Tuesday, May 17, 2005

"Silky, but not greasy"

Should I be worried that 3M makes the hand lotion I recenlty purchased? Why would a company diversify into hand lotion? Why did I buy it?

It does smell like this flower that grew in front of my mom's house.

Saturday, May 14, 2005

MagCorp/U.S. Magnesium/sprol.com

The SL Trib covers the new/revived lawsuit against the former Mag Corp (the biggest polluter in the united states.) sprol.com shows us what that company of different names and bankrupties have wrought on the desert from the vantage of a satellite.

Thursday, May 12, 2005

Irish Cleaning

Wow! It seems like March rather than May 12. We've had an exceeding amount of rain. I rather like it, but my lungs do not. Extra coughing all around.

Monday, May 09, 2005

Thursday, May 05, 2005

Missing things

So what's up with everyone?

More! More!

The Jeffman might be posting some more pictures to his erstwhile photoblog tonight, so watch out (Kendra and Chak.)

Wednesday, May 04, 2005

Ganth gobi ki sabzi or ynav eht nioj

So it is Friend Jeff's big birthday this weekend. He has decided to hold it at Snowbird in a cabin/condo thingamajobby. There is still quite a lot of snow up there and they have received a lot more in the last couple of weeks.

Jeff has requested that I cook Indian food, so I will oblige him. (I have requests in from various folks to do the same, by the way, but I'm still not quite sure I want to take on the role of chef du hindi at this point. I will, however, cook birthday meals for friends and family, so line up one an all. I've been told I'm rather good at this stuff, but it is mostly patience, understanding why they use the spices they do, and knowing how to follow directions.

Here's the menu:

Curried Garbanzo Beans with Onion and Garlic (rasedar channe)
Royal Eggplant with Garlic and Spices (Shahi baingan bhartha)
Rice with two colors (Do ranga chaval)
Chicken legs baked in buttery curry sauce (an invention of my own.)
Mango Chutney (aam ki chutni)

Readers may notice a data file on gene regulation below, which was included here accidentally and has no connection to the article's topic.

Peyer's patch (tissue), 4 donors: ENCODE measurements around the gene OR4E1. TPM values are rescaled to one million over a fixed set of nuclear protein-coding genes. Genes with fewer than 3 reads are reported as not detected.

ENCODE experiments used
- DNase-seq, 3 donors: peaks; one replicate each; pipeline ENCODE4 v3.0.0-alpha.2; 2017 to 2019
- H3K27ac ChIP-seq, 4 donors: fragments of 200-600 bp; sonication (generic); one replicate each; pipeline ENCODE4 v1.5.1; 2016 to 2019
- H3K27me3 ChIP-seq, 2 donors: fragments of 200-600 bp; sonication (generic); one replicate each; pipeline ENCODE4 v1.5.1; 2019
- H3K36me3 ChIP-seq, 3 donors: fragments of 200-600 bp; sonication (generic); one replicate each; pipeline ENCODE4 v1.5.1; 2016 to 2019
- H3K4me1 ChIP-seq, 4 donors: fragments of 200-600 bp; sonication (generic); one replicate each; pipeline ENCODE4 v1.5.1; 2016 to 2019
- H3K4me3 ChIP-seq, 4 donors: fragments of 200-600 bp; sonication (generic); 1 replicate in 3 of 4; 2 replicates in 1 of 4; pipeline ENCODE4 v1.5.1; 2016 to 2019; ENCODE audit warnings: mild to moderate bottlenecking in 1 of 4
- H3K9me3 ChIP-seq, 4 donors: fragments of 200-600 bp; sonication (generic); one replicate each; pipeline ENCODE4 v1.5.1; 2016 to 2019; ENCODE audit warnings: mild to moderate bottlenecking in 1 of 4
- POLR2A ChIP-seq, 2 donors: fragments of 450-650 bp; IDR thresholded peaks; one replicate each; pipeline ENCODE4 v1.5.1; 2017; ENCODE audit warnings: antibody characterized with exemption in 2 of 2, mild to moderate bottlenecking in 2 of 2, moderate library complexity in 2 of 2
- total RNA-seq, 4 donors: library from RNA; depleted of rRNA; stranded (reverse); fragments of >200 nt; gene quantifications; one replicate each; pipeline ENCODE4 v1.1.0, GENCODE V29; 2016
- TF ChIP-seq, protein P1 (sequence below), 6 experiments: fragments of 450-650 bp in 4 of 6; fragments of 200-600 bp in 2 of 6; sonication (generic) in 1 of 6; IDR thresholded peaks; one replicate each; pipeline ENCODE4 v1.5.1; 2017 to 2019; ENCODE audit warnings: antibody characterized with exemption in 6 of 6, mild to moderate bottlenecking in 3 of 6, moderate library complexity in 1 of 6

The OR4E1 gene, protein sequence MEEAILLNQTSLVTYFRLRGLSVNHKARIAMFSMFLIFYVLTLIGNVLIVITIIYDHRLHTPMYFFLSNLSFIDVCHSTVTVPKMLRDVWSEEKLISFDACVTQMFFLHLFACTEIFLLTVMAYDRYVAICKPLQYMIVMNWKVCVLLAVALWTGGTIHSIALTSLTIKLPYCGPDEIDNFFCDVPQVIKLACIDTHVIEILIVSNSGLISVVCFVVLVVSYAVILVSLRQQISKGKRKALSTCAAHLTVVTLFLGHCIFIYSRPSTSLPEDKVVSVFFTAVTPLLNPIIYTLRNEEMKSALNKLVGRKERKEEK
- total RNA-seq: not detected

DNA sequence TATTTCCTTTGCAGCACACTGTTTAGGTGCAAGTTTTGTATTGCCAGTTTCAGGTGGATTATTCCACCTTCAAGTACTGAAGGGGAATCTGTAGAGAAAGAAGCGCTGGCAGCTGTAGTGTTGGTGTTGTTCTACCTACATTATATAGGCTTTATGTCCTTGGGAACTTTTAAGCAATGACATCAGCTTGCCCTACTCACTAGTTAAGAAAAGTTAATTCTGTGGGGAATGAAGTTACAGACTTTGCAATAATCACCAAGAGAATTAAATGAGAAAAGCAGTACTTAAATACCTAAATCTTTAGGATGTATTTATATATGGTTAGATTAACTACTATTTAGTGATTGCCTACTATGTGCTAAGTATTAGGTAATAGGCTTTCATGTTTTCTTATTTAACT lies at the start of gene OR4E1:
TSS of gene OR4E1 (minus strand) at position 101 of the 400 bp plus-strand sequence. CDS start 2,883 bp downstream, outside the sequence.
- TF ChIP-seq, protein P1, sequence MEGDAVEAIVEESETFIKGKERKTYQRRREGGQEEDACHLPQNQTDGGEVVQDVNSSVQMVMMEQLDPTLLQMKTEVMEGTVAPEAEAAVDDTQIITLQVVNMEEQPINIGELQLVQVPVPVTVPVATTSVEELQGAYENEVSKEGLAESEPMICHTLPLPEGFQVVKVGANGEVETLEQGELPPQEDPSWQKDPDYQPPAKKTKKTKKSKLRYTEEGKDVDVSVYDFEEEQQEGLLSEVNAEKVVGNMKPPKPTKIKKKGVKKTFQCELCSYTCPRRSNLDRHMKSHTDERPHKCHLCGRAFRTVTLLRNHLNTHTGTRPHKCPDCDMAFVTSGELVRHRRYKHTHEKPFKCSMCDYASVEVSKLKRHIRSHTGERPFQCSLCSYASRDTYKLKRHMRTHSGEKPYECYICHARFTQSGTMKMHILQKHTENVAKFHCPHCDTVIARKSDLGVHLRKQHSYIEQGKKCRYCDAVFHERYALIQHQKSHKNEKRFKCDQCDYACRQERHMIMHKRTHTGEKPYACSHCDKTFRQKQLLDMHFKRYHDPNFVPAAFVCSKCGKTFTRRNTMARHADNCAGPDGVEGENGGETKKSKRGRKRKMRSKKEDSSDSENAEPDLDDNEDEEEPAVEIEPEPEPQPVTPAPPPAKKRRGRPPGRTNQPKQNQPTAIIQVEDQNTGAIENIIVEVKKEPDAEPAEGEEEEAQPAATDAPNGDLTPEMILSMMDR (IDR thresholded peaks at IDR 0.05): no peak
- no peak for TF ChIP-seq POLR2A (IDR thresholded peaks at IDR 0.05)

Cucumber raita (saada raita)

Now you might be surprised to know that I learned how to do all this Indian cooking to keep a girlfriend breaking our collective wallets by going to Indian restaurants which she (and then I) had a predelection for.

Last time I really cranked out a good meal like this was for Candace. (I have a lot of fond memories of Candace, and it makes me sad that we broke it off, despite the various problems we had.) Her friends were impressed. Now I'm just bragging.

"Be not as extreme in submission/As in offence."

There is a guy on the radio who at the end of his show habitually mispronounces or mangles the names of celebrities. I laughed out loud today on the train when he said "Brill Pim" for "Brad Pitt." No one noticed my laughing since there was a girl getting jiggy with her iPod, complete with backup vocals, hand motions, and neck movement. All eyes were on her. I certainly hope they don't think I was laughing at her.

Monday, May 02, 2005

News at 11

So the egregious spending spree mentioned previously was really just buying a a pair of books at the oddly-placed and temporarily-signed Frost Books, and getting the afore-mentioned "panniers" for my bike at REI. Oh yes and a pair of new Tivas. I nearly forgot the Tivas. I have not placed the saddlebags on my bike yet, mostly because the rest of the weekend was spent from one activity to the next: walking, golfing, baseballing, and, lest I forget, the bowling. The bowling was completely on the off-chance and caused by something I can't write about now.

The books are a novel my Ha Jin I hadn't seen before Waiting and one that I have heard of from somewhere by Mark Haddon called The Curious Incident of the dog in the Night-time. It features an autistic narrator and I'm not necessarily sure that I buy into it completely, but Haddon is consistent in his approach to the narrative line and to the character, so it doesn't come across as completely unconvincing. After reading it, I felt a little disconnected with the world myself. It does give one pause to consider the nature of consciousness and how emotions really do effect us both mentally and physically.

So the one book is read, the rent is paid, and the school year is nearly over. I have OSX Tiger on my PowerBook, and will spend the weekend up at Snowbird in fandancy condo. All's right with the world.

See the 2 news crew caught off guard!

Wow a busy weekend of ironies: crass consumerism countered by eggregious physical activity. All that AND bowling. Woot!

More at 11:00.